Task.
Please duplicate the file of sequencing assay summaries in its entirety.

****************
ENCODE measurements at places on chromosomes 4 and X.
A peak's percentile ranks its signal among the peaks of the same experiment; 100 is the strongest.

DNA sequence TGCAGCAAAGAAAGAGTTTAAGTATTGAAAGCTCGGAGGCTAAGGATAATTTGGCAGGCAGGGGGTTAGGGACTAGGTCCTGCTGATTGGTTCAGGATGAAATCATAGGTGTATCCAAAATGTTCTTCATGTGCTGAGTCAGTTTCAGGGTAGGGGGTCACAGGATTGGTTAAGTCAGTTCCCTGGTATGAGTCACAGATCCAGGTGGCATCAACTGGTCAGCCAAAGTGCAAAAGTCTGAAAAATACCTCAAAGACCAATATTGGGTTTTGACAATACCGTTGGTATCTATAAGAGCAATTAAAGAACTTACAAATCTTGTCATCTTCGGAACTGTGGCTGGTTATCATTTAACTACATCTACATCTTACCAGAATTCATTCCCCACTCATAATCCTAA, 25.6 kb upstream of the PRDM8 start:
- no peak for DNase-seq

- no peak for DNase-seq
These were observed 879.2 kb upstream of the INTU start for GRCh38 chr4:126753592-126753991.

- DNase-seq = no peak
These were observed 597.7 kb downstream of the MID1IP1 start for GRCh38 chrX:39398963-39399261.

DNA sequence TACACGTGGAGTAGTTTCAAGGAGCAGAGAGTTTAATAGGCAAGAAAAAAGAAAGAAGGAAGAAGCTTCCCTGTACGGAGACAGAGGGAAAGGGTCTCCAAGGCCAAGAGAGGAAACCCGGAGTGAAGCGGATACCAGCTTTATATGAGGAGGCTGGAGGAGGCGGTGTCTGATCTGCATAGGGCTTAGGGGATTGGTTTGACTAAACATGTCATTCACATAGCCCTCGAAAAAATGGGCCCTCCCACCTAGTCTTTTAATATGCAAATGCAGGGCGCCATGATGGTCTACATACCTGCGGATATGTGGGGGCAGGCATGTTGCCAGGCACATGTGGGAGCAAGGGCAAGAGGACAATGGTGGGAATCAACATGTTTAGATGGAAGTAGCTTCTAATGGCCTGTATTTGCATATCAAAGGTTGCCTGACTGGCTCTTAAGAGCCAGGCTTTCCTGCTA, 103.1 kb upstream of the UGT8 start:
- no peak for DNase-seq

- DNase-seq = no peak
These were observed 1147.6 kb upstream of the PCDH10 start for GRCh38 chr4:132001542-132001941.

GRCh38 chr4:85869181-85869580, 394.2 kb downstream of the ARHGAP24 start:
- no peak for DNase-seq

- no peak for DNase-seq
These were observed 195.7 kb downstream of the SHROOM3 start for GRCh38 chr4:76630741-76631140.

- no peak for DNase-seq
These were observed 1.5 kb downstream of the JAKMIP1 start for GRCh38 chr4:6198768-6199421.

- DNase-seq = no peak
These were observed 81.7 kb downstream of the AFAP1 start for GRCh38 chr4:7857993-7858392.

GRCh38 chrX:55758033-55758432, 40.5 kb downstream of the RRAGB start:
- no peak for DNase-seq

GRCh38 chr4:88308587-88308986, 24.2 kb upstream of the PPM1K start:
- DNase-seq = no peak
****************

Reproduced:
ENCODE measurements at places on chromosomes 4 and X.
A peak's percentile ranks its signal among the peaks of the same experiment; 100 is the strongest.

DNA sequence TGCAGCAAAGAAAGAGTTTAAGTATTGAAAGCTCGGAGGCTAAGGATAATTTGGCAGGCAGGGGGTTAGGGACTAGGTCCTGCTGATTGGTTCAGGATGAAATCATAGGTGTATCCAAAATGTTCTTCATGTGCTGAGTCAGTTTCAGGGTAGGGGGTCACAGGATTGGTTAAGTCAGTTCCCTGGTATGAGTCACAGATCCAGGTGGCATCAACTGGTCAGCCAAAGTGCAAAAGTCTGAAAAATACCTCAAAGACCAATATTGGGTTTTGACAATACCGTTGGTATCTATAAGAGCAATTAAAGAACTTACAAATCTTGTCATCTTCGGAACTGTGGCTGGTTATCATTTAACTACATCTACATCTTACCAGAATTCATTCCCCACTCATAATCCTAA, 25.6 kb upstream of the PRDM8 start:
- no peak for DNase-seq

- no peak for DNase-seq
These were observed 879.2 kb upstream of the INTU start for GRCh38 chr4:126753592-126753991.

- DNase-seq = no peak
These were observed 597.7 kb downstream of the MID1IP1 start for GRCh38 chrX:39398963-39399261.

DNA sequence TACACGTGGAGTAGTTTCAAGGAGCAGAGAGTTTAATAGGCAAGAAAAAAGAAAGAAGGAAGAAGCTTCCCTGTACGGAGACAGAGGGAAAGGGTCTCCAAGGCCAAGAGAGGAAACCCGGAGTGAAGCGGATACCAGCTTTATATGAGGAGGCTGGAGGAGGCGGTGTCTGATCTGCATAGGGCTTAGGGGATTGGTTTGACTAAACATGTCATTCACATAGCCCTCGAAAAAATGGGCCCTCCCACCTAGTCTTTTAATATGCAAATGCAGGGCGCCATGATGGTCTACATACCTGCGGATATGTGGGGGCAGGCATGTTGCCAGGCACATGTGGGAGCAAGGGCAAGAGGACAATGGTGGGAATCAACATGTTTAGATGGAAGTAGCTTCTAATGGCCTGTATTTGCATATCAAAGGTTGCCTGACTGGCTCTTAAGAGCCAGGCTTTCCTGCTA, 103.1 kb upstream of the UGT8 start:
- no peak for DNase-seq

- DNase-seq = no peak
These were observed 1147.6 kb upstream of the PCDH10 start for GRCh38 chr4:132001542-132001941.

GRCh38 chr4:85869181-85869580, 394.2 kb downstream of the ARHGAP24 start:
- no peak for DNase-seq

- no peak for DNase-seq
These were observed 195.7 kb downstream of the SHROOM3 start for GRCh38 chr4:76630741-76631140.

- no peak for DNase-seq
These were observed 1.5 kb downstream of the JAKMIP1 start for GRCh38 chr4:6198768-6199421.

- DNase-seq = no peak
These were observed 81.7 kb downstream of the AFAP1 start for GRCh38 chr4:7857993-7858392.

GRCh38 chrX:55758033-55758432, 40.5 kb downstream of the RRAGB start:
- no peak for DNase-seq

GRCh38 chr4:88308587-88308986, 24.2 kb upstream of the PPM1K start:
- DNase-seq = no peak